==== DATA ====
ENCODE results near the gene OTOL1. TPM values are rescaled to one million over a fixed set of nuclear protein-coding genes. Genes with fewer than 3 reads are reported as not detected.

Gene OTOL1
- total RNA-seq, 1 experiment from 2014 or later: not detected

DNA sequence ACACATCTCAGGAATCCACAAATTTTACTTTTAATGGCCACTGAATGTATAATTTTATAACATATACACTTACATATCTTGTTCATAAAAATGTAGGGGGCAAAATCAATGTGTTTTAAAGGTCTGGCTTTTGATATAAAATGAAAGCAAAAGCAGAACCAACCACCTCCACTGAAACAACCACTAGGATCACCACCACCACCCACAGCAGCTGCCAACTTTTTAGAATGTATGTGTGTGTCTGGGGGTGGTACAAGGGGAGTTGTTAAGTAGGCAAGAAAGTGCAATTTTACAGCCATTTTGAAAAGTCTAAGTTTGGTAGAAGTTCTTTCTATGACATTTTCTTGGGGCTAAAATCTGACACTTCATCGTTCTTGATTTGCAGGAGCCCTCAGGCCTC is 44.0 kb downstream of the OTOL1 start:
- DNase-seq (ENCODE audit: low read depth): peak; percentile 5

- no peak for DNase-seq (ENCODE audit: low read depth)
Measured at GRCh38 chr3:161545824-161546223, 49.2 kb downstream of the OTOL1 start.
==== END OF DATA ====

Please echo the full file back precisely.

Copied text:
ENCODE results near the gene OTOL1. TPM values are rescaled to one million over a fixed set of nuclear protein-coding genes. Genes with fewer than 3 reads are reported as not detected.

Gene OTOL1
- total RNA-seq, 1 experiment from 2014 or later: not detected

DNA sequence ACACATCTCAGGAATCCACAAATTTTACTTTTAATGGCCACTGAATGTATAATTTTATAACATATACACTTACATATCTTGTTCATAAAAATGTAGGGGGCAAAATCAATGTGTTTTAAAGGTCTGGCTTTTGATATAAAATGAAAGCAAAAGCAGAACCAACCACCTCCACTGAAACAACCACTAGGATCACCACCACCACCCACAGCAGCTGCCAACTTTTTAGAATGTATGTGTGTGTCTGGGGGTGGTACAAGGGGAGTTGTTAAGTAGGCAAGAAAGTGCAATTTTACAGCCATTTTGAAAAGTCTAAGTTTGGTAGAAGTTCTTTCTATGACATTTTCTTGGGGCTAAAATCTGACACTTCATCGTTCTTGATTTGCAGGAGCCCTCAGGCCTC is 44.0 kb downstream of the OTOL1 start:
- DNase-seq (ENCODE audit: low read depth): peak; percentile 5

- no peak for DNase-seq (ENCODE audit: low read depth)
Measured at GRCh38 chr3:161545824-161546223, 49.2 kb downstream of the OTOL1 start.